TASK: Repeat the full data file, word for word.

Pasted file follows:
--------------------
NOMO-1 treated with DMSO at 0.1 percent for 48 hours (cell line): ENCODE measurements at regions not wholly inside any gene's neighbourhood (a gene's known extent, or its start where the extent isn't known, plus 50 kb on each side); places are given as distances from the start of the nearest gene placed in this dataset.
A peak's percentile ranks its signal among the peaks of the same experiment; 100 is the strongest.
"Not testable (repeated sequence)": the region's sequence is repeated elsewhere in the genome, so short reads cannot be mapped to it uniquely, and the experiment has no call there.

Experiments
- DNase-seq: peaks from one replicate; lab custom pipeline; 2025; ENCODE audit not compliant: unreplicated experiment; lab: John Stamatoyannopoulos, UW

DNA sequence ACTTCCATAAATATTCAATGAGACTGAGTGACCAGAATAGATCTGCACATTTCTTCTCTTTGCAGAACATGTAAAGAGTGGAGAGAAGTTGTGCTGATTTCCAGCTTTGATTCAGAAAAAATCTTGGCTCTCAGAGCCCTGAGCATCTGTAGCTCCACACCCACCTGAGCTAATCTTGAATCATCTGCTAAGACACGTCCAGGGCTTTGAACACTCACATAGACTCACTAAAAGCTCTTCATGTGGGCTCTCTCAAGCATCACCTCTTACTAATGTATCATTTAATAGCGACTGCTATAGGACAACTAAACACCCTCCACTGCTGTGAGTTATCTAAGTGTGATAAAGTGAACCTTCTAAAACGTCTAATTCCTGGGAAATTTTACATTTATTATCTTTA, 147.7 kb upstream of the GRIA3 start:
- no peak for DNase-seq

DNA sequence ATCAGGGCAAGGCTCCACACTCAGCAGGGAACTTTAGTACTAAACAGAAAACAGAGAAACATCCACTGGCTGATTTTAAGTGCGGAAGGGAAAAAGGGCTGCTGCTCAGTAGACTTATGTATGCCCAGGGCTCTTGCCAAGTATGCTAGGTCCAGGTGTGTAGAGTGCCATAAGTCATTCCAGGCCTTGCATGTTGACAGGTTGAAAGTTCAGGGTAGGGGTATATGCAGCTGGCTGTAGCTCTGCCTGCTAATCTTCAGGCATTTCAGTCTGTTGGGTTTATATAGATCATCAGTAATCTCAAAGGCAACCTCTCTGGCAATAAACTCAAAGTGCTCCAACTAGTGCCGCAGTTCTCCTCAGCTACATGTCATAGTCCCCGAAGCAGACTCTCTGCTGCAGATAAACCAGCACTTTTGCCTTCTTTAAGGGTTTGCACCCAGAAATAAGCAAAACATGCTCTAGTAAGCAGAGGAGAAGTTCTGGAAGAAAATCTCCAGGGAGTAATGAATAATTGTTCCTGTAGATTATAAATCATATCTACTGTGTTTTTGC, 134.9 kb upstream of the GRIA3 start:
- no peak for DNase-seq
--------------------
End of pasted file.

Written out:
NOMO-1 treated with DMSO at 0.1 percent for 48 hours (cell line): ENCODE measurements at regions not wholly inside any gene's neighbourhood (a gene's known extent, or its start where the extent isn't known, plus 50 kb on each side); places are given as distances from the start of the nearest gene placed in this dataset.
A peak's percentile ranks its signal among the peaks of the same experiment; 100 is the strongest.
"Not testable (repeated sequence)": the region's sequence is repeated elsewhere in the genome, so short reads cannot be mapped to it uniquely, and the experiment has no call there.

Experiments
- DNase-seq: peaks from one replicate; lab custom pipeline; 2025; ENCODE audit not compliant: unreplicated experiment; lab: John Stamatoyannopoulos, UW

DNA sequence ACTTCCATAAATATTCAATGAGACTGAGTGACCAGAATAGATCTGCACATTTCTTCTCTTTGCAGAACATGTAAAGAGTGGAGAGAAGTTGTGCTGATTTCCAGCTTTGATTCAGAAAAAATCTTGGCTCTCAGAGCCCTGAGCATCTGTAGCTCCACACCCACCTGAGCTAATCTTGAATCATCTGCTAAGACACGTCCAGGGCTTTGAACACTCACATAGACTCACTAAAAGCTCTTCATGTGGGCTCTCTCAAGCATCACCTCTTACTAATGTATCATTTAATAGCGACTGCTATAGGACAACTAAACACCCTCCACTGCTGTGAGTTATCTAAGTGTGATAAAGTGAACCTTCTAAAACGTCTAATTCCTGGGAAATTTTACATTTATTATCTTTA, 147.7 kb upstream of the GRIA3 start:
- no peak for DNase-seq

DNA sequence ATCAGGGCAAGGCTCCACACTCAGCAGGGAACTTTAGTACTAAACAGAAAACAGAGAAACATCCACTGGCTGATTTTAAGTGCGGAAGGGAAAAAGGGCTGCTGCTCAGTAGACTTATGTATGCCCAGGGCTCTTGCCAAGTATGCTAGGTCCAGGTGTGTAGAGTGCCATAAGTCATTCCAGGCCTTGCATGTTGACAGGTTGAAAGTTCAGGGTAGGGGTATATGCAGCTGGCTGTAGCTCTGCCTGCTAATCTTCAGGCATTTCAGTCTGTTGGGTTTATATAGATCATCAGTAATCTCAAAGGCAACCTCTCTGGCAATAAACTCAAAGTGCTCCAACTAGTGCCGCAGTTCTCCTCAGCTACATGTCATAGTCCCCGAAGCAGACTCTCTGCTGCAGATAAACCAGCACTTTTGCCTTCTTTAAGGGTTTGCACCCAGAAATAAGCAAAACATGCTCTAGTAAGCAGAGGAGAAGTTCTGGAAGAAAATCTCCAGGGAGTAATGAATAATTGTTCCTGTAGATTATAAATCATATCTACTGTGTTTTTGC, 134.9 kb upstream of the GRIA3 start:
- no peak for DNase-seq